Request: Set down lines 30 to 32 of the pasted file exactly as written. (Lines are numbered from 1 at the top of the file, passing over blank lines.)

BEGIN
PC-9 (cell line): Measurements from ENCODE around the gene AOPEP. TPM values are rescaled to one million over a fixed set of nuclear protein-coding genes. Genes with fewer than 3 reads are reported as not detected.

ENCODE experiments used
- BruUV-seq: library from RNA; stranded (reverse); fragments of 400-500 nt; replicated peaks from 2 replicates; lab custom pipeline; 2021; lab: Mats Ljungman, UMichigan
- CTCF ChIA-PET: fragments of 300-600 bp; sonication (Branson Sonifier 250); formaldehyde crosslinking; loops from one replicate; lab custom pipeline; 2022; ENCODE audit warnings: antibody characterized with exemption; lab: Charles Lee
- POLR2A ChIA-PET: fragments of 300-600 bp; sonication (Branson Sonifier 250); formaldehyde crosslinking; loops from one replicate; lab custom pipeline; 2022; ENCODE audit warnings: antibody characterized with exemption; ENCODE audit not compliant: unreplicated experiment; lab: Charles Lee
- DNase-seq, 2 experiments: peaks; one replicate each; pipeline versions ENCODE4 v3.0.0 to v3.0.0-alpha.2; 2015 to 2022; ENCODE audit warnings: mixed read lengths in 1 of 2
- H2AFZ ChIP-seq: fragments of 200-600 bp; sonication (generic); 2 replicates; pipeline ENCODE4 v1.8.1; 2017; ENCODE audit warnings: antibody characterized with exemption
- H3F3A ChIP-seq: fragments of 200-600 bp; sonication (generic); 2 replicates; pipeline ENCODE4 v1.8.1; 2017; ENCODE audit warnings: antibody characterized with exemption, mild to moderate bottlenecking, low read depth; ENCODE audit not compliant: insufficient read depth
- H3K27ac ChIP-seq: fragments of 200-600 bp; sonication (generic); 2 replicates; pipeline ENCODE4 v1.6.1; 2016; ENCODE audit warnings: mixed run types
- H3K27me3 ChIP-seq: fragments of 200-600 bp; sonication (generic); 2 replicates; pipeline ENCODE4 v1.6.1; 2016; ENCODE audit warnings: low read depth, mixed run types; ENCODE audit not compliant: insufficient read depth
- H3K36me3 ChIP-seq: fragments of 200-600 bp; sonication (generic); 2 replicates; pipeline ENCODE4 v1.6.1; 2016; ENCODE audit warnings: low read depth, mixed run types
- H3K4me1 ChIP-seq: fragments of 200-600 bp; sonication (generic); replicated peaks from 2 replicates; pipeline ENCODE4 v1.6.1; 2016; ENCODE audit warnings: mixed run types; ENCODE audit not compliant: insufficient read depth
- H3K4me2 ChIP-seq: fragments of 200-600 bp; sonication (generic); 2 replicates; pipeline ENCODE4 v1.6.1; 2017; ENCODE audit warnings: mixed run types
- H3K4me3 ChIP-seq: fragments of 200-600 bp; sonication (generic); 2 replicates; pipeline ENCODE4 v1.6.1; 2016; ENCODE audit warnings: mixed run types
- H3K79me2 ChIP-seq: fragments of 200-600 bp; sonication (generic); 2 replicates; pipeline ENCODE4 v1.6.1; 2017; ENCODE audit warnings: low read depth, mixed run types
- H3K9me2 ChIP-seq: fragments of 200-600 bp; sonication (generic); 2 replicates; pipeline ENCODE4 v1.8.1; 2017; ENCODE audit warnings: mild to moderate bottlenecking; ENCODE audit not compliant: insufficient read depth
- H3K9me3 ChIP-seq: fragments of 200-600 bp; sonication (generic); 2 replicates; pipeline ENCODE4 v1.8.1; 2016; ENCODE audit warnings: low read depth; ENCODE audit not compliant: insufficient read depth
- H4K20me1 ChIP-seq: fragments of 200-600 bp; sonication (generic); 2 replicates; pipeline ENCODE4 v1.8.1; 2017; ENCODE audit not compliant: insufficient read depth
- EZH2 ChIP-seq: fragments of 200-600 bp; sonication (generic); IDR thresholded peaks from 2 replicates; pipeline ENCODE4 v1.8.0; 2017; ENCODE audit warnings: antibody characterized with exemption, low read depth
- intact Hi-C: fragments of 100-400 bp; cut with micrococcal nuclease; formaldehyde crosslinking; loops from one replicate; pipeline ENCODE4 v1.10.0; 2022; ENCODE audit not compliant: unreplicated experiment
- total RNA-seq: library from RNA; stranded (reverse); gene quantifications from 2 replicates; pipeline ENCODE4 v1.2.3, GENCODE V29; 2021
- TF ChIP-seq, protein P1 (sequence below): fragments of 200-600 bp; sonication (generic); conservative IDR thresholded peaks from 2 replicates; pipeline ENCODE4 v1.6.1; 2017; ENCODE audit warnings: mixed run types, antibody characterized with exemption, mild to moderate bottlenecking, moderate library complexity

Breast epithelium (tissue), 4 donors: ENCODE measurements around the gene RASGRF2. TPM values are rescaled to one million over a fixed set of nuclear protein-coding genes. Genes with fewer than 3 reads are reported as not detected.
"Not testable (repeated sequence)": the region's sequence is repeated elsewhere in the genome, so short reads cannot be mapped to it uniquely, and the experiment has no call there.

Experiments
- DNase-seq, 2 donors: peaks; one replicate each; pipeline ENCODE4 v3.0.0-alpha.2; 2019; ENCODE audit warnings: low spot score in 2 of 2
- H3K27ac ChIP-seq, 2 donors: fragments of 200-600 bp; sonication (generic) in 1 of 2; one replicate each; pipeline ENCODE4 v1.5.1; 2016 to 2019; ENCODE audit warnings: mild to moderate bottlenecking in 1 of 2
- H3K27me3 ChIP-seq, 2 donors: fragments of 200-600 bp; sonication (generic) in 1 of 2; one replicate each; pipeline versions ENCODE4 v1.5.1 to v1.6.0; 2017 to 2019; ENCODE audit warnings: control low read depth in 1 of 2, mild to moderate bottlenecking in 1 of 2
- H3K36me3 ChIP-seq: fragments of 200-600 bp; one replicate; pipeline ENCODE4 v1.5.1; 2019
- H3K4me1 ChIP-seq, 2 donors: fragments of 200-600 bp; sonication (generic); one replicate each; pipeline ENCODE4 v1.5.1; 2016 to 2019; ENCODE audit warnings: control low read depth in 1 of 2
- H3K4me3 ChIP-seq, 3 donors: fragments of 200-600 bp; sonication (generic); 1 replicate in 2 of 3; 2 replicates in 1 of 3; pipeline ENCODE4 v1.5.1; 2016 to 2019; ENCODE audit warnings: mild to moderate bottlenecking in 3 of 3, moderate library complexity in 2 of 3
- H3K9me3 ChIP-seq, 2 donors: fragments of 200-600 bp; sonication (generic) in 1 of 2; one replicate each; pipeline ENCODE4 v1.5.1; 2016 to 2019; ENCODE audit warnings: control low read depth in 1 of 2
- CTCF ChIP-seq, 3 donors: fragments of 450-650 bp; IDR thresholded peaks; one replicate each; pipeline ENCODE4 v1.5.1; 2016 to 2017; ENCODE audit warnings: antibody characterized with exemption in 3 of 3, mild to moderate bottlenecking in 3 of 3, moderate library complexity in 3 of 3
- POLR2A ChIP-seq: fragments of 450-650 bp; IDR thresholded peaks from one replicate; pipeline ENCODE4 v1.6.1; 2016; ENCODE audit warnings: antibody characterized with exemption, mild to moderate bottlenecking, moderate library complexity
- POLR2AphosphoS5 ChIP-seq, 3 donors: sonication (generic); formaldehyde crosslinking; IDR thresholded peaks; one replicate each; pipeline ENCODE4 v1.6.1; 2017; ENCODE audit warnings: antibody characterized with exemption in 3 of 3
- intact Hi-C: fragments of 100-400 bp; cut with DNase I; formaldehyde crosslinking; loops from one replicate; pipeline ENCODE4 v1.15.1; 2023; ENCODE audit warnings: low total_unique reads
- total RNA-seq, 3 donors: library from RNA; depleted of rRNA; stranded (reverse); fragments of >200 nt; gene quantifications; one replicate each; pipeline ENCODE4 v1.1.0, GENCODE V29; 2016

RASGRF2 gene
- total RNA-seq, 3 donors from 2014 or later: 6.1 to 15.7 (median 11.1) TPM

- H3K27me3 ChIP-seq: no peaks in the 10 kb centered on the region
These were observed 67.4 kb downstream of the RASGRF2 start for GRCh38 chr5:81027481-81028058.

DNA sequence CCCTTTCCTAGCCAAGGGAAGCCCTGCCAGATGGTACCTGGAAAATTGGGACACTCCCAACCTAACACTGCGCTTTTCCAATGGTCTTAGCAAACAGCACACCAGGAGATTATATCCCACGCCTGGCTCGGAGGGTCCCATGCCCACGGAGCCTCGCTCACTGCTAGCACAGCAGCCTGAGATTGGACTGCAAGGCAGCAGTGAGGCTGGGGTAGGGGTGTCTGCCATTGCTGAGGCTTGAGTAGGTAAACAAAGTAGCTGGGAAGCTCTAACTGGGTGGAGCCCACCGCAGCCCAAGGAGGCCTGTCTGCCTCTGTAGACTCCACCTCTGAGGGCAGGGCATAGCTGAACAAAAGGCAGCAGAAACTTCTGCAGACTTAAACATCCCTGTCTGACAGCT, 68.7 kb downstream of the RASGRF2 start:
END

- H3K4me1 ChIP-seq, 2 donors: fragments of 200-600 bp; sonication (generic); one replicate each; pipeline ENCODE4 v1.5.1; 2016 to 2019; ENCODE audit warnings: control low read depth in 1 of 2
- H3K4me3 ChIP-seq, 3 donors: fragments of 200-600 bp; sonication (generic); 1 replicate in 2 of 3; 2 replicates in 1 of 3; pipeline ENCODE4 v1.5.1; 2016 to 2019; ENCODE audit warnings: mild to moderate bottlenecking in 3 of 3, moderate library complexity in 2 of 3
- H3K9me3 ChIP-seq, 2 donors: fragments of 200-600 bp; sonication (generic) in 1 of 2; one replicate each; pipeline ENCODE4 v1.5.1; 2016 to 2019; ENCODE audit warnings: control low read depth in 1 of 2